Plenty of economic commentators are far from convinced that there are rosy prospects for further growth in the EU and North America.
In fact, it would be a major feat for those regions simply to stand still for the next 30 years.
A lot of people get very moralistic about debt. Nowadays, they say that a person who doesn't pay the pricipal and the interest on his debts is a morally inferior person. Now, I simply don't feel that way. I have no debts, and neither do I feel a strong anger towards a person who has defaulted on his debts, provided he didn't knowingly deceive his creditor when he took on the debt. If he took on the debt while actively intending to rip off his creditor, then of course I think that's immoral.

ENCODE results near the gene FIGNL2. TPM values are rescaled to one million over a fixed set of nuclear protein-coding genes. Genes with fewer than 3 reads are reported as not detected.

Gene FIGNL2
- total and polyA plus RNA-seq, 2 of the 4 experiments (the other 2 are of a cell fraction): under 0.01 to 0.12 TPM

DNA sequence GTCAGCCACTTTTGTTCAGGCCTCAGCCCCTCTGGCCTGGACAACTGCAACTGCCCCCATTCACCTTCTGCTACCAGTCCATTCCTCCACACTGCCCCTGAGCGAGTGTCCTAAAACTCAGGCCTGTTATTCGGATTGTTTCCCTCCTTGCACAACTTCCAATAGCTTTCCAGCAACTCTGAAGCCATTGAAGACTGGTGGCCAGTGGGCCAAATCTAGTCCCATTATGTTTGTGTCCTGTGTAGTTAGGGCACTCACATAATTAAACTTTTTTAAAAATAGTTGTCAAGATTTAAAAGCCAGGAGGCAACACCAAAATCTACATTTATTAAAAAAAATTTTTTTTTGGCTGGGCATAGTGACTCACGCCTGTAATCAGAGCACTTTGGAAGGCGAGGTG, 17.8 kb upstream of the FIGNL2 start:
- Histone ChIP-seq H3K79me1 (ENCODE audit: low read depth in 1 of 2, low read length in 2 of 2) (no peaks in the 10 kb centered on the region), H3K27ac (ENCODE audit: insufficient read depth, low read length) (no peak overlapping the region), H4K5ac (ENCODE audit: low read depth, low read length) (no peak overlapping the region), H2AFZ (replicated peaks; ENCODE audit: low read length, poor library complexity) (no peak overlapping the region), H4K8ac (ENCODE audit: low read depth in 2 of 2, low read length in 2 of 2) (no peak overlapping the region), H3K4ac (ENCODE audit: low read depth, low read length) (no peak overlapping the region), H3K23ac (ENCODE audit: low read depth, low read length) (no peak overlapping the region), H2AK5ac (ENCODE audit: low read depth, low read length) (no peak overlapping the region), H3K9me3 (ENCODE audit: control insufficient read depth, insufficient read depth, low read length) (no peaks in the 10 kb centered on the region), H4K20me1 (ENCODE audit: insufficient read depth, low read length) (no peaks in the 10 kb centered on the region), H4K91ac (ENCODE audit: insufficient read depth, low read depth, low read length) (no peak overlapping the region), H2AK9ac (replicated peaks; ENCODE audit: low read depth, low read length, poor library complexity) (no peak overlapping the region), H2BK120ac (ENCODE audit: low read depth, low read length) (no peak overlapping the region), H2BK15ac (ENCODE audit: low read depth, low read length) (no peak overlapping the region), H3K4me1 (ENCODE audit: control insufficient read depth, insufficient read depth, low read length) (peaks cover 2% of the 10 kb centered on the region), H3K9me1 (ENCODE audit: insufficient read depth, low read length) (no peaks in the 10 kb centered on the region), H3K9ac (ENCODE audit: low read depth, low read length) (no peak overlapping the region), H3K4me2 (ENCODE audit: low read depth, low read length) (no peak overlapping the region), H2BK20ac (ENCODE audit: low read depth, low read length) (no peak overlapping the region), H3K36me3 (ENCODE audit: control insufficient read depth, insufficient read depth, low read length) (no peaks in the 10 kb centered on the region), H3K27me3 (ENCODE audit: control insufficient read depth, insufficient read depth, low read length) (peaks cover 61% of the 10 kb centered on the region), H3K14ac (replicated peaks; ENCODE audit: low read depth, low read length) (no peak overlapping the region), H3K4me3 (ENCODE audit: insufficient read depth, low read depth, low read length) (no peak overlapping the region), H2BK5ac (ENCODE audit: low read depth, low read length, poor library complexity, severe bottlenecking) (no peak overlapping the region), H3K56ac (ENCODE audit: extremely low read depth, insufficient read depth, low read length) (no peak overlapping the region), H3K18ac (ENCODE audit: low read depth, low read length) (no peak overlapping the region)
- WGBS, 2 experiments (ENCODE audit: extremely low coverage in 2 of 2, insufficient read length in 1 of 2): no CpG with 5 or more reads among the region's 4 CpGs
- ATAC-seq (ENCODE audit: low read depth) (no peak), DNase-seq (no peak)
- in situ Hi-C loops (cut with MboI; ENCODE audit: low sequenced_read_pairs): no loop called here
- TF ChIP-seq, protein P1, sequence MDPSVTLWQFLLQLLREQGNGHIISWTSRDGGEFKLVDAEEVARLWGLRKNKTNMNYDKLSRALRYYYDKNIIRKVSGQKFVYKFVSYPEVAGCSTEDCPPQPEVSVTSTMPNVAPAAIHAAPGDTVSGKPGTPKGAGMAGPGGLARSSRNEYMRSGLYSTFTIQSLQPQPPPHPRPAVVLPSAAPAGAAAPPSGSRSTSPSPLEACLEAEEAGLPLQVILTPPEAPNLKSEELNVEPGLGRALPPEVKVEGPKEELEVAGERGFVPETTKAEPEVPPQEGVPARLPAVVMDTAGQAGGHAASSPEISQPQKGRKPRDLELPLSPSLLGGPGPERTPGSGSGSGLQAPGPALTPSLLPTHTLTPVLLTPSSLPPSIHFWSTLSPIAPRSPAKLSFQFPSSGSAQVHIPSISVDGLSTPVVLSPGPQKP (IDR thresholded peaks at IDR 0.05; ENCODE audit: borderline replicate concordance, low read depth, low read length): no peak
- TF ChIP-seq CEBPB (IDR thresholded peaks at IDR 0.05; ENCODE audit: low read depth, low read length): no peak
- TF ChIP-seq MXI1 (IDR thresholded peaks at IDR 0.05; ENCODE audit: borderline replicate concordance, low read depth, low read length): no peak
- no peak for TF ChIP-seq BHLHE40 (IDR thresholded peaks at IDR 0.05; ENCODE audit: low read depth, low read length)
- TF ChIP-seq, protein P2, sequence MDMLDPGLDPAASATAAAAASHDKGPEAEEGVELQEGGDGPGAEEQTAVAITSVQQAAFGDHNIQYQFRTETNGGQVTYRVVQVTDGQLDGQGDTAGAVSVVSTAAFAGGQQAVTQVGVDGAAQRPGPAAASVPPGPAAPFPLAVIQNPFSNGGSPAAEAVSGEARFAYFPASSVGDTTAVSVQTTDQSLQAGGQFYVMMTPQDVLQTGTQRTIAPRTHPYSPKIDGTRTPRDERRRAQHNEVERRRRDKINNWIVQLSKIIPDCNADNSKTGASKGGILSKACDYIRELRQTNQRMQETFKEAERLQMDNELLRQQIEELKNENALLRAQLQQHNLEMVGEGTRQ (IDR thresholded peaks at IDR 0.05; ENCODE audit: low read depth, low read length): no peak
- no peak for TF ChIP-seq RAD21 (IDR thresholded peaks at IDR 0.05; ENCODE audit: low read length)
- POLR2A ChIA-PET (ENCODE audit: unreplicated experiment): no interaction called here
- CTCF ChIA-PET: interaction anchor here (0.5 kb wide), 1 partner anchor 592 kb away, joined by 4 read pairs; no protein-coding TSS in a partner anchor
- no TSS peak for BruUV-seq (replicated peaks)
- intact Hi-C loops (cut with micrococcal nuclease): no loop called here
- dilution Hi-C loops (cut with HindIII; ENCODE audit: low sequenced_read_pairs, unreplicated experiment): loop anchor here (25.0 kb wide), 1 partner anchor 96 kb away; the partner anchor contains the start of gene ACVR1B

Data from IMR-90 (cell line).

So let's propose a thought experiment.
Let's imagine that the current slump in the western world remains in place for the next 20 years. On average, taking into account recessions and periods of low growth, cumulative growth will be less than 0.25% a year.
Let's imagine that we somehow know that this will be the case.
In that situation, what is the proper moral status of the debts people have?
a) pay them in full somehow
b) pay as much of them as circumstances permit, while continuing to feed and clothe their kids, and maintain shelter
c) write them off altogether.
Bear in mind that any money paid towards a debt is NOT being spent in the consumer economy, and growth is not a factor in this thought experiment so it's a zero sum situation. So options a) and b) both entail increasing unemployment, so it begs the question of how we feed and shelter the newly-unemployed people.